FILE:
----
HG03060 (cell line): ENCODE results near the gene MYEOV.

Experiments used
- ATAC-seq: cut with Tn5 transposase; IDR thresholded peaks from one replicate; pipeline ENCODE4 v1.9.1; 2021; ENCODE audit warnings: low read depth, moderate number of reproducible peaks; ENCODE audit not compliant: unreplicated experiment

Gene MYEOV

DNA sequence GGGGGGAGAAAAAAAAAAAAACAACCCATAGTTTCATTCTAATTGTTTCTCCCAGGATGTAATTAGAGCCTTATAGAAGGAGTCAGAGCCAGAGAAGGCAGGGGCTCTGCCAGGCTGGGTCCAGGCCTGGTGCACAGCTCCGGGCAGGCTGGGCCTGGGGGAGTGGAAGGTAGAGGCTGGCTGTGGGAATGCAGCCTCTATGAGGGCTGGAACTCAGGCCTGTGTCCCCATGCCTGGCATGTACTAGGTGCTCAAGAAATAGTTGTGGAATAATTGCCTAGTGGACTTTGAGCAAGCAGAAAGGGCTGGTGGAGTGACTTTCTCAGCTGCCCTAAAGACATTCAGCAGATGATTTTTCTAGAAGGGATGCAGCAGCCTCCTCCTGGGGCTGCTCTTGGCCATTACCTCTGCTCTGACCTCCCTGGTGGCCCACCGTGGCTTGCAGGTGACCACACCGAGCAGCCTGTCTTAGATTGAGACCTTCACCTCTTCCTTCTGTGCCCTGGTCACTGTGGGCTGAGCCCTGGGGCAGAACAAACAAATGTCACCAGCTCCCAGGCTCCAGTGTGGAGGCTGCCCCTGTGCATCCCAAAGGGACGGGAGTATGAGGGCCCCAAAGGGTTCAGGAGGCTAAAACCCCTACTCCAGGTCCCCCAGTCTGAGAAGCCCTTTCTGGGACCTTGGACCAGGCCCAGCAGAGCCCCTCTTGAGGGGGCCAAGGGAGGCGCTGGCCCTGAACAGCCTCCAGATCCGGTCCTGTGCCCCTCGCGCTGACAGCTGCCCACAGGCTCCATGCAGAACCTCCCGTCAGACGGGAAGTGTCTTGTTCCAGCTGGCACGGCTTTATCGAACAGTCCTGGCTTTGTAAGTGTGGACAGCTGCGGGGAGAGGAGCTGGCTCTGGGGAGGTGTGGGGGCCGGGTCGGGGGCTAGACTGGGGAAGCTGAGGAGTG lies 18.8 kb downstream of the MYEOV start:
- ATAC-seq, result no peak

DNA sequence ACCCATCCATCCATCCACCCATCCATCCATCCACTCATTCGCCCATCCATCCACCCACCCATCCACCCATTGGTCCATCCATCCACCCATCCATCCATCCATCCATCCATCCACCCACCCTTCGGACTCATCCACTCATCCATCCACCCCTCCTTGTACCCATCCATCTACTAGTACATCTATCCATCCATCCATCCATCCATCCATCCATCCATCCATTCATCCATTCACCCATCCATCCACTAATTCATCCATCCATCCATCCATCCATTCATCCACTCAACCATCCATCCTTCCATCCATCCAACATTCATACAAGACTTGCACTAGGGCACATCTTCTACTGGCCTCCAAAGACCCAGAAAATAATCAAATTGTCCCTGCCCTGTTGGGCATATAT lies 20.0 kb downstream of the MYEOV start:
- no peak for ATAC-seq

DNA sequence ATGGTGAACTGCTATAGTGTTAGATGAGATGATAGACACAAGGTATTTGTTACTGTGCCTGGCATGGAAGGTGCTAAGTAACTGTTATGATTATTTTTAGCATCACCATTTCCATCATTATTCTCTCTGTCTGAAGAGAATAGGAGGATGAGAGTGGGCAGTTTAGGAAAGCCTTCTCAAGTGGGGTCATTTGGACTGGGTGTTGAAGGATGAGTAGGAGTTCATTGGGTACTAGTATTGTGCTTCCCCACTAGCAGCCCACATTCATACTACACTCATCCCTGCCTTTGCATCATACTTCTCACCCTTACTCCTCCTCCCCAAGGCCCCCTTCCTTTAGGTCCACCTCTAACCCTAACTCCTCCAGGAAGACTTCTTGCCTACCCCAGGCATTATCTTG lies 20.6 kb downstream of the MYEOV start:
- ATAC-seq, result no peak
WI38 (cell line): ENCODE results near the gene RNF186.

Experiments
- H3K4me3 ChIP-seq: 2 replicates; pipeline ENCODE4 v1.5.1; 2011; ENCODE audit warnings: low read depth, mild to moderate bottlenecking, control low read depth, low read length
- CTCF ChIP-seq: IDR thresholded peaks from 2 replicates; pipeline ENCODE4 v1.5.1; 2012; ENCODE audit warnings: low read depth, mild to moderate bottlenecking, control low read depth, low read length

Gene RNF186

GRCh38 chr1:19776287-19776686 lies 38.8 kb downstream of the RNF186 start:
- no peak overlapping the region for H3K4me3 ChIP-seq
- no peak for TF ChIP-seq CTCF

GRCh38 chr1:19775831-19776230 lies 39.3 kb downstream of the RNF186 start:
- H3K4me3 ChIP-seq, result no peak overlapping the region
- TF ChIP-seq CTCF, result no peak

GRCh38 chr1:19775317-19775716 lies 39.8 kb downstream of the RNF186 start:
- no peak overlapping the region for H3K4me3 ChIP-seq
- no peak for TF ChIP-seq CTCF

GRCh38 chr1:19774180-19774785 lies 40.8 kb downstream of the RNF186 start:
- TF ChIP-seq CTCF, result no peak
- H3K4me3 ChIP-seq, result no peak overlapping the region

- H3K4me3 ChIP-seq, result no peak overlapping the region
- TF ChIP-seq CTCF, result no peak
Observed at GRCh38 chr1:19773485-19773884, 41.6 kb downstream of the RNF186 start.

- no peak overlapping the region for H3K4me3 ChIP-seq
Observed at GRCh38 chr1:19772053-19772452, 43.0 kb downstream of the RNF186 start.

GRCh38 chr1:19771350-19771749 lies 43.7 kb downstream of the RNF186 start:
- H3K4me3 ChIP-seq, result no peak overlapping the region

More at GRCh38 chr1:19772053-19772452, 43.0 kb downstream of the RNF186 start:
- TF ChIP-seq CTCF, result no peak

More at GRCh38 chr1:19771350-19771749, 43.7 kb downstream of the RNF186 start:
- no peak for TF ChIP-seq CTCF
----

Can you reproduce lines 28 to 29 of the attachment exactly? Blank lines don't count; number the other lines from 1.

- H3K4me3 ChIP-seq, result no peak overlapping the region
- TF ChIP-seq CTCF, result no peak